In 2002, legislators tried to remedy the situation by passing laws requiring homeowners to give notice to developers about construction defects, and give them a chance to fix them, before a lawsuit could be filed. In 2004, the legislature created a higher burden of proof for defect claims.

But in 2009, the law was completely updated and flipped the equation, again making it easier for condo homeowner associations to sue.

In 2015, as part of his housing affordability plan, Seattle Mayor Ed Murray commissioned a report looking at ways to improve affordability in the city. The report criticized the condo law.

“Condominium developers are subject to an implied warranty for construction under the State’s Condominium Act,” the report read. “Courts in Washington have interpreted the statutory language broadly, resulting in a plethora of lawsuits against condominium developers, a chilling of condominium development in the state, and – often – adverse consequences for the condominium owners, despite significant improvements in condominium construction practices.”

Law blocked condominiums

in Kendall Yards

Frank’s seen that happen here, and described a dark future if the law isn’t changed.

He said the 2009 condo law has two aspects that have repressed development. It has rules that make the projects impossible to insure and rules that lead to high inspection fees.

The 2009 law was passed in response to some notable cases in Seattle where high-rise condo buildings weren’t soundly built, water infiltrated and mold occurred. The legislature, which had been tinkering with the earlier version of the law, responded by allowing homeowner association boards to easily bring forward litigation against the builder – without notifying or seeking permission from their membership.

“You create a situation where it make it easy for trial lawyers to enter,” Frank said. “They tell the boards, ‘Even though you’re not experiencing any problems right now, you may be liable as a board unless you perform a very thorough construction examination.’”

In turn, Frank said, that created a cottage industry of “forensic engineers” who go over buildings with a fine-toothed comb to find a defect.

“Every house, every building has something. They find it. Then they sue somebody. Then you have all these litigation costs,” he said. “Every single condominium ends up in litigation. Every single one. Insurance companies see this and won’t provide insurance. You can’t get insurance.”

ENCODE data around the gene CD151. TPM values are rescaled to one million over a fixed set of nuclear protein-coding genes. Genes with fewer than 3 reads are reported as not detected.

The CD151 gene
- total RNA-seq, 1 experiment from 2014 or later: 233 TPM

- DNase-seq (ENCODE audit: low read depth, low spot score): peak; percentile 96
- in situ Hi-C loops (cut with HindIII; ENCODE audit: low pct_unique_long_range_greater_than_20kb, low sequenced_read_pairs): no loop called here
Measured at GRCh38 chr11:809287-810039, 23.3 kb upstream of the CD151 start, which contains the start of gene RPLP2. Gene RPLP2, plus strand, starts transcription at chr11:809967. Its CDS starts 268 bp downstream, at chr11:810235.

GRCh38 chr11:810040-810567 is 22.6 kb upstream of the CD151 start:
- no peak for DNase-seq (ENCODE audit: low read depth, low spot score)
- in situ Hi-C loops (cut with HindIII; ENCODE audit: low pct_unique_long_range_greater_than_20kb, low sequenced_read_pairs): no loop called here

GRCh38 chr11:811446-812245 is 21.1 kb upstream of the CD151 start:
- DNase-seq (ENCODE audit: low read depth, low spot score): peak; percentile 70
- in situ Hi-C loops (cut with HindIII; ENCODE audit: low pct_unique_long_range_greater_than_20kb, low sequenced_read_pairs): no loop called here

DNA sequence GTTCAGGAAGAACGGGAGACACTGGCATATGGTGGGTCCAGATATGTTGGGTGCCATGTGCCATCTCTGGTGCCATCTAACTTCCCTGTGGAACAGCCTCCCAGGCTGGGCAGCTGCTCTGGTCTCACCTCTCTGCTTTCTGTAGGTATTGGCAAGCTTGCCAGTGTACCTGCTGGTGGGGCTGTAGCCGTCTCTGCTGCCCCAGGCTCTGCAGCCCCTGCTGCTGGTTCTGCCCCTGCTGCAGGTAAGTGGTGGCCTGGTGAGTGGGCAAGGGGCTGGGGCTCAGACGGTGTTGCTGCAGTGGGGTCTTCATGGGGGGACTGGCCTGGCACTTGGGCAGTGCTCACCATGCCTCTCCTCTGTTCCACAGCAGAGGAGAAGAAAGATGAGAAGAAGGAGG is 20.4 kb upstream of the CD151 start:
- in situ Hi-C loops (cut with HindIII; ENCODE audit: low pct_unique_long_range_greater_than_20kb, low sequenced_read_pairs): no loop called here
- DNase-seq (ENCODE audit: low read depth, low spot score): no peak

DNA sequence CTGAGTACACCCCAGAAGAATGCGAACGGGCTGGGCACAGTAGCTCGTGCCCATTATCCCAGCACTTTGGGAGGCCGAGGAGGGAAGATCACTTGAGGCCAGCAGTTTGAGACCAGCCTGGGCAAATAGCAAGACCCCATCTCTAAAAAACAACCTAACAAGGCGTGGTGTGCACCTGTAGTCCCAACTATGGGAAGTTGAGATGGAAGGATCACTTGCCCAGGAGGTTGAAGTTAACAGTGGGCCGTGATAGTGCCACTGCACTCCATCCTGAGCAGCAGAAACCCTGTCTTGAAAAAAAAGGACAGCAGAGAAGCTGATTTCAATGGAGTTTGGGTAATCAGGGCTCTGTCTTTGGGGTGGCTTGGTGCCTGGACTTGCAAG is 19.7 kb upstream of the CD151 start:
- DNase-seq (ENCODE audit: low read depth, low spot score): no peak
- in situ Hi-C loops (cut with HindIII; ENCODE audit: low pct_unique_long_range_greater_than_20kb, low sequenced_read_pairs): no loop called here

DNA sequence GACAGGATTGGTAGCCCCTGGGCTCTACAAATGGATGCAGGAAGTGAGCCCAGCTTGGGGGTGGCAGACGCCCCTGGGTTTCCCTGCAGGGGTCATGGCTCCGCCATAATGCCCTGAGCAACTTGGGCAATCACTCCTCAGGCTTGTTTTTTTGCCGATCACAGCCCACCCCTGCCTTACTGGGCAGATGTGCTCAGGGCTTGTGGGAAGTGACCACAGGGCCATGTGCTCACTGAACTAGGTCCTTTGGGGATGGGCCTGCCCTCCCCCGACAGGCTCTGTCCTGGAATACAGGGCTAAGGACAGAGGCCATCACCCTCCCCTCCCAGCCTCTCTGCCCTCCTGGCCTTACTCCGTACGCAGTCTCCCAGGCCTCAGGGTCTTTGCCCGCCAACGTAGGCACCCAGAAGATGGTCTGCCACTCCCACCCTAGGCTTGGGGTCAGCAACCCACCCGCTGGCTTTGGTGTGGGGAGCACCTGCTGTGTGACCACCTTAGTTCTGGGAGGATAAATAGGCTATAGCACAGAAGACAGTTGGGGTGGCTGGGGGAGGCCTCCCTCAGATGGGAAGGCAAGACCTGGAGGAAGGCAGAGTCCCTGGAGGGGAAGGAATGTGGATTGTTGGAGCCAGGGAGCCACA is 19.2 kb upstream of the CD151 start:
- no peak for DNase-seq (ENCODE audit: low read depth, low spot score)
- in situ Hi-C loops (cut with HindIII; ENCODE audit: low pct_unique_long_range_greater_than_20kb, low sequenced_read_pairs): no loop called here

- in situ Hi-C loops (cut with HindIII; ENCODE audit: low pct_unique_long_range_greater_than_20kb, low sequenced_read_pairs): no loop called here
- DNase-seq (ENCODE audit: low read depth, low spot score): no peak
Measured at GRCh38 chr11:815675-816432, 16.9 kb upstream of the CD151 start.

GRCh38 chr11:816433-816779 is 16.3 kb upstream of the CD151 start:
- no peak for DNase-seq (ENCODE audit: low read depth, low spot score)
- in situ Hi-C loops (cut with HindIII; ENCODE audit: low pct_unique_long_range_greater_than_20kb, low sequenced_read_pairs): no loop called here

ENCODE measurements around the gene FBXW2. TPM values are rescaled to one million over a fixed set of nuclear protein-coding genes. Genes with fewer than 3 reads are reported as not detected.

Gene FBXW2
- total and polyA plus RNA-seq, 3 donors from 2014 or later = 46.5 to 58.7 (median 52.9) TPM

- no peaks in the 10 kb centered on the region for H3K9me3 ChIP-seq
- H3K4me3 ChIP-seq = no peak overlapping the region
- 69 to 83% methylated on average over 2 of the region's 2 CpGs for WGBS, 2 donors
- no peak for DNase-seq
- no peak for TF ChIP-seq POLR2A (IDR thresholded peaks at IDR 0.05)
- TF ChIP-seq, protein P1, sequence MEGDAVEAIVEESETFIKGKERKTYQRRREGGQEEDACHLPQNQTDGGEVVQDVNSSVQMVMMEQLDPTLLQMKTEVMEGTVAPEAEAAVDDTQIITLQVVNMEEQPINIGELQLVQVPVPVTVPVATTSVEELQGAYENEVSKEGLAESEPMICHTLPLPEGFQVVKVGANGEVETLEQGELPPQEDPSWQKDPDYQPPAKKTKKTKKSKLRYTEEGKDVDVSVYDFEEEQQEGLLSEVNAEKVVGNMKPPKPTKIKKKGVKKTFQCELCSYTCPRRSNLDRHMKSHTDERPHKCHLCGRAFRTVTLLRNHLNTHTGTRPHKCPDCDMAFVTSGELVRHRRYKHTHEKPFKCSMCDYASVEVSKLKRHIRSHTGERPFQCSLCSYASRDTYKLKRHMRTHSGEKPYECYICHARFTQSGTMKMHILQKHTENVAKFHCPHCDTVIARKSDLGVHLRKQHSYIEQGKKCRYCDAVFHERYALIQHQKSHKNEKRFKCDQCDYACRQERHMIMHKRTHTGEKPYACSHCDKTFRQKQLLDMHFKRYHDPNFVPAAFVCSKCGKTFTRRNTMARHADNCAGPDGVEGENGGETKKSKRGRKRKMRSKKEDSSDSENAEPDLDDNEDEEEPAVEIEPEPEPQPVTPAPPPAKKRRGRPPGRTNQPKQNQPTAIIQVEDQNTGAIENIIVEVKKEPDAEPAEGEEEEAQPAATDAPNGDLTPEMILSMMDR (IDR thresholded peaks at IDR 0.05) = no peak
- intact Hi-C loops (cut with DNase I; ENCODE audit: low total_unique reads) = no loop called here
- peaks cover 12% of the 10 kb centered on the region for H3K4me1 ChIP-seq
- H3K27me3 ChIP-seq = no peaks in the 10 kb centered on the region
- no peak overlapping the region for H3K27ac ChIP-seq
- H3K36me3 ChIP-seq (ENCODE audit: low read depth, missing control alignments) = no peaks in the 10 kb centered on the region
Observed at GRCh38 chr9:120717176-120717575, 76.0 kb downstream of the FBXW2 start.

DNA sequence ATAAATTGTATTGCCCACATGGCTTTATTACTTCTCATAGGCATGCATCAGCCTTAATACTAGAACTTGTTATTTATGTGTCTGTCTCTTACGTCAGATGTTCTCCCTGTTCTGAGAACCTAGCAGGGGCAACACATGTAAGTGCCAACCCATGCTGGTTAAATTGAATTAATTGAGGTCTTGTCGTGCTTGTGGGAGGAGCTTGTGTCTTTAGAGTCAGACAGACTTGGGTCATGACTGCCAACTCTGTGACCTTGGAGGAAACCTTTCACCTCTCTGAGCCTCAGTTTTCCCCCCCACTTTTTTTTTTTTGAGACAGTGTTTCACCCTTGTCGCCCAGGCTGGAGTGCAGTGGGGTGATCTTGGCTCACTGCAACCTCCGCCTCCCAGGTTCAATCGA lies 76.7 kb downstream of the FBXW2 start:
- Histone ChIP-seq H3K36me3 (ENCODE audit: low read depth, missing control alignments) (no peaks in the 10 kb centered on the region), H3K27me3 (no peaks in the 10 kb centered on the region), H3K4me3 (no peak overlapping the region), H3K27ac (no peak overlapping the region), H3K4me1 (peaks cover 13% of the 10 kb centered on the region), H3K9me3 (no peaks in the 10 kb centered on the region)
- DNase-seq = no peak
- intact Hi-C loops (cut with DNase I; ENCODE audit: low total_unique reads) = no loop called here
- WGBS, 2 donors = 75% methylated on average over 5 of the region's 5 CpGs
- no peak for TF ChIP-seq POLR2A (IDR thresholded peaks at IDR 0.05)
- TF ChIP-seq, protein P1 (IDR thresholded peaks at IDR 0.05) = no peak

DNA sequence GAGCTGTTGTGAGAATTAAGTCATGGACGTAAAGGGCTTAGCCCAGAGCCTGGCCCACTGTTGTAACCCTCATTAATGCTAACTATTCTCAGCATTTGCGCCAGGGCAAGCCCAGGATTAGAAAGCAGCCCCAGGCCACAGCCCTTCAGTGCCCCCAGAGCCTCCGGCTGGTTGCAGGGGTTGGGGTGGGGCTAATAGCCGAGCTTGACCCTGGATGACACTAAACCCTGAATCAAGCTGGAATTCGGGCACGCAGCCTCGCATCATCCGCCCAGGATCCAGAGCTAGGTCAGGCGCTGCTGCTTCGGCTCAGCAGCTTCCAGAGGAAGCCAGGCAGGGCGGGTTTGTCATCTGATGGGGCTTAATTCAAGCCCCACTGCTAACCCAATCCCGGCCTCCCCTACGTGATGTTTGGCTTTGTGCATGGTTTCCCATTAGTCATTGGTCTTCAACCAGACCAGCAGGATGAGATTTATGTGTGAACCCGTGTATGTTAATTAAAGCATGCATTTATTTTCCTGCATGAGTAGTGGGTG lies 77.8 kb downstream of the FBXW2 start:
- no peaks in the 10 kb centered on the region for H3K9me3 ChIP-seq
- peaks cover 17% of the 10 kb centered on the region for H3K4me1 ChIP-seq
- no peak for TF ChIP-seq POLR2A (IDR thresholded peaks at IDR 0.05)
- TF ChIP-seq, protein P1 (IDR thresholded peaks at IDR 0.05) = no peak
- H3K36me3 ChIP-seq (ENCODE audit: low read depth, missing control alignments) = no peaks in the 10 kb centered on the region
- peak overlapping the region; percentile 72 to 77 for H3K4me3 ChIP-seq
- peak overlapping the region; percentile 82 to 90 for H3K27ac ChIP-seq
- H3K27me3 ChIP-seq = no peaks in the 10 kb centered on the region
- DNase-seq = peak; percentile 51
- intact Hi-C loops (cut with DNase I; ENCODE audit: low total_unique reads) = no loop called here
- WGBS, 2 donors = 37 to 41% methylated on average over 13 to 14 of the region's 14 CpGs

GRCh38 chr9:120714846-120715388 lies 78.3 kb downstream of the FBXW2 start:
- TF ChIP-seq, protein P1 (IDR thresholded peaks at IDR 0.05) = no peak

The law also requires a detailed inspection protocol that demands the review of the architect’s plans before work begins, then a review of the work through the entire construction process.

Both aspects came to bear in Kendall Yards, which Frank said stopped him from building condos there.

In 2016, Greenstone filed plans with the city to build a 24-unit condominium building at the corner of Summit Boulevard and Elm Street. Frank hired a engineer to do the onerous review, but none were located in Spokane so he hired one based in Seattle.

“The guy wanted $120,000 and wanted an agreement saying we’d indemnify him” against any lawsuits, Frank said. “He isn’t taking any responsibility whatsoever for his work. Everybody else is responsible for their work. We said ‘this is crazy.’”

The city issued permits for the project, but no insurance company would insure the project’s subcontractors. Since the underlying land was zoned for higher, multifamily density, Frank was forced to convert the project into apartments.

Overrun with rentals

Frank has nothing against apartments other than that West Central neighborhood already has too many, which tears at the stability of the neighborhood, he said.

Compared to townhouses and single-family homes, with condos, he can build more and at a lower cost, which he can pass on to the buyers. The lower cost comes in part from the density. According to Frank, about four single-family homes can be built on an acre. Eight to 10 townhouses can fit on an acre. Multifamily construction, however, can bring 15 to 20 units an acre.

Some zoning requires such high density, but if condos are basically impossible, only apartments can be built.

“That’s what you get. A neighborhood overrun with rentals,” said Frank, adding the West Central neighborhood’s population is 65% renters and 35% homeowners. “What’s happening in West Central will happen in Kendall Yards. And the burden of this falls on low-income families. The burden does not fall on the South Hill. There’s an equality issue. They have no voice.”

Gahvarehchee, who built the townhouses on 10th, agreed.

“The laws were meant for the West Side but were passed on to the East Side,” he said. “We have a different climate here, but we have to pay for those consequences.”

Still, an issue that only really was felt west of the Cascade mountain range has come east, and Gahvarehchee, like Frank, said easing the rules on condo development could help.

“We need more affordable housing,” he said. “Part of our homeless issue is not having enough affordable housing. Real estate in the last five years has been appreciating, and it’s come to a point where it’s not affordable anymore. That’s a good reason to have more condos.”